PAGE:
Shopping for Chanukah: Potatoes, onions, carrots, soy sour cream, eggs, apple sauce, and parve (non-dairy) chocolate gelt. With some minor exceptions, a shopping list my great-great-grandmother could have could have written. That is, if she had known how to write in English, or at all.
Is Saturday a big shopping day for Christians? Must be, because it took me over two hours to get through my short list. I went to three grocery stores before finding the non-dairy gelt, and it was marked kosher-dairy. (Oh, well. Shared equipment, I guess?) By then I had lost patience and decided to go without the soy sour cream.
However I did find this charming sign, on a gelt display at Trader Joe's. Here's a closeup, so you can see the punchline:
It says, "Coins of the World / Chocolates / $1.99 / Stocking Stuffer!"
I guess they missed the whole thing about gelt being a Jewish word, for a Jewish holiday. I mentioned it to the (very pretty) young man with gorgeous long dreads who was working the checkout. He said, "That's weird, alright."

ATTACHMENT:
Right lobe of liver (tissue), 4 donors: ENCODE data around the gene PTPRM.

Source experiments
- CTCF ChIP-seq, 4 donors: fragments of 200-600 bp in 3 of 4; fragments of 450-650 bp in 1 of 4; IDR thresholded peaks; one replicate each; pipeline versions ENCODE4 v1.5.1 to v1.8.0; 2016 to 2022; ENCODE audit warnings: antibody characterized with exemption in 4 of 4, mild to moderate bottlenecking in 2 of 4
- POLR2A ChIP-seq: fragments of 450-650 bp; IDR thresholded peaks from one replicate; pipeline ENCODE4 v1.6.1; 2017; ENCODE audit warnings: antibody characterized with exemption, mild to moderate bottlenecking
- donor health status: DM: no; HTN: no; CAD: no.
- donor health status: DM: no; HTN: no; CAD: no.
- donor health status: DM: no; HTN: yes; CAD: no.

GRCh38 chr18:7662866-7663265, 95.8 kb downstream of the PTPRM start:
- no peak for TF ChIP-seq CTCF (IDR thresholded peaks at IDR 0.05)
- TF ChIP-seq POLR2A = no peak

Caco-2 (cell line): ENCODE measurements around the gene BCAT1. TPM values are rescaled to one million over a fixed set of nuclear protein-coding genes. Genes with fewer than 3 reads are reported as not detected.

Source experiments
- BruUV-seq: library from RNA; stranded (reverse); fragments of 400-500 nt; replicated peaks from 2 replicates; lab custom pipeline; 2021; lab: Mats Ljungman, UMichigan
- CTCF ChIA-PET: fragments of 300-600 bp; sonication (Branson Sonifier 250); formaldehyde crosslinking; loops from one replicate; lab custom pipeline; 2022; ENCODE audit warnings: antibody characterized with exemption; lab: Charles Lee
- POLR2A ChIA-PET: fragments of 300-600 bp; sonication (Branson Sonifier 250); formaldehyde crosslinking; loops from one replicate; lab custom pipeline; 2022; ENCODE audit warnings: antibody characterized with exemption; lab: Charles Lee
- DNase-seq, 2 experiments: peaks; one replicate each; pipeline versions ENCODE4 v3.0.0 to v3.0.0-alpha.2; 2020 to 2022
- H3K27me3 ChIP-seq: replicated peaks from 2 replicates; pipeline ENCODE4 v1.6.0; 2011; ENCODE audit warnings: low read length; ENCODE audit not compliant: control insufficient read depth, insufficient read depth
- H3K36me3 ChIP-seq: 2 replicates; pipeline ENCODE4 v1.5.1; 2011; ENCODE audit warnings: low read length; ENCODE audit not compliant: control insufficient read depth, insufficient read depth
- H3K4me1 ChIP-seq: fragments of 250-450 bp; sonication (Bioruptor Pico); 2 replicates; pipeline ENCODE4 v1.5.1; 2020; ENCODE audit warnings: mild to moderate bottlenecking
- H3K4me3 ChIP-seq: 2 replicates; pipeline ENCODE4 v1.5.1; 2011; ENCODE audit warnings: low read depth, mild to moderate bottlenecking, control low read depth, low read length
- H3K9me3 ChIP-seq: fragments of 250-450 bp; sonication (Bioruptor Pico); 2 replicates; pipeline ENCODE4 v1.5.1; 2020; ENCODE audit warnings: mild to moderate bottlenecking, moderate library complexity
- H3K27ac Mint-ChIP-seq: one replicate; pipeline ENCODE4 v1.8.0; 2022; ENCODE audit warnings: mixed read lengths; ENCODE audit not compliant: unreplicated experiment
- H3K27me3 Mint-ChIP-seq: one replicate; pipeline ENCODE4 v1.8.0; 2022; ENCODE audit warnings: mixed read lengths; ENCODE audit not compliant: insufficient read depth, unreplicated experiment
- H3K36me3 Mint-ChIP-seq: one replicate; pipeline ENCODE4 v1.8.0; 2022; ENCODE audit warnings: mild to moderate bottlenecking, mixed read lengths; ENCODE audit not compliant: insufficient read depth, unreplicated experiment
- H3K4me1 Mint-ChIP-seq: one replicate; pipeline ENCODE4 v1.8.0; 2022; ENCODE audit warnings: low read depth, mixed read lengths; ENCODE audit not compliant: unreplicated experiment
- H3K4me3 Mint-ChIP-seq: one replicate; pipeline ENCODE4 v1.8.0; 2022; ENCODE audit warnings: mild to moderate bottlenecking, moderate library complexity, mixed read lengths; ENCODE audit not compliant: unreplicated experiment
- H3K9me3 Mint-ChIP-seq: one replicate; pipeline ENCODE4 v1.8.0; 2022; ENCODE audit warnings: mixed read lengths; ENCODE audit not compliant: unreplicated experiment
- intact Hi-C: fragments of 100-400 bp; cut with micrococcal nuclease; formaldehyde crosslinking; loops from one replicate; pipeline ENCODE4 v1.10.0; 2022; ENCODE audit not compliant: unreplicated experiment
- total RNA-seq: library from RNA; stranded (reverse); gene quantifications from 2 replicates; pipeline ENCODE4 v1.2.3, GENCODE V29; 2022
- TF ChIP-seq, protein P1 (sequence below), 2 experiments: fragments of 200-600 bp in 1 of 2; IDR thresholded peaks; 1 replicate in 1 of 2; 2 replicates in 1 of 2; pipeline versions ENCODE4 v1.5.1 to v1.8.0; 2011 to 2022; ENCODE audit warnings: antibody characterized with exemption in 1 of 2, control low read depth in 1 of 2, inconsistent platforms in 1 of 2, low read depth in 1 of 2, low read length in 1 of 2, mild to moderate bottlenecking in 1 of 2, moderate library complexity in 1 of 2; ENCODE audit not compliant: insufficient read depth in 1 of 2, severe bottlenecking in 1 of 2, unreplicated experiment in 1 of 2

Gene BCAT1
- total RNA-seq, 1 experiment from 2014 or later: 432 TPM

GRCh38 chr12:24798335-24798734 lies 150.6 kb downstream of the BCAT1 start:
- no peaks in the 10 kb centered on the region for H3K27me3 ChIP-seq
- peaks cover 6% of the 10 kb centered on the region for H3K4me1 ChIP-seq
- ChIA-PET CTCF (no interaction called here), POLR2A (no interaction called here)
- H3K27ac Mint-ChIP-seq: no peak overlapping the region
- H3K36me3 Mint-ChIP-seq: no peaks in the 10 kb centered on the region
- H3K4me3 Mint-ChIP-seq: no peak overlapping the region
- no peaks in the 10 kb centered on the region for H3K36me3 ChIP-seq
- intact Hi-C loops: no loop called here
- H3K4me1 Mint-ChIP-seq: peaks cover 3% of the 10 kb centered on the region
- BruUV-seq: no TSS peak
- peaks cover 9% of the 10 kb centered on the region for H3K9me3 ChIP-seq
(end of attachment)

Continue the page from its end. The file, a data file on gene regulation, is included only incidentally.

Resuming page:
I said, not wanting to sound angry (as I wasn't really, and certainly not at him), "It's not a big deal. I mean, it's not surprising. I mean, whatever." (Eloquent, I know.) "Yeah," he said. And then, in a perfect Connecticut-Texas twang, he added "Cuz this is a Christian nation we're living in." The bagger, the other customers and I all cracked up laughing.
Later, I learned that it is, apparently, traditional to put chocolate gold coins in Christmas stockings. How or why this came to be, no one seems to know, including the Christians who grew up with the tradition. Appropriation? Or more benign cultural crossover? Or, is it possible, a coincidence? I don't care enough to do the research, but if you do, please share!
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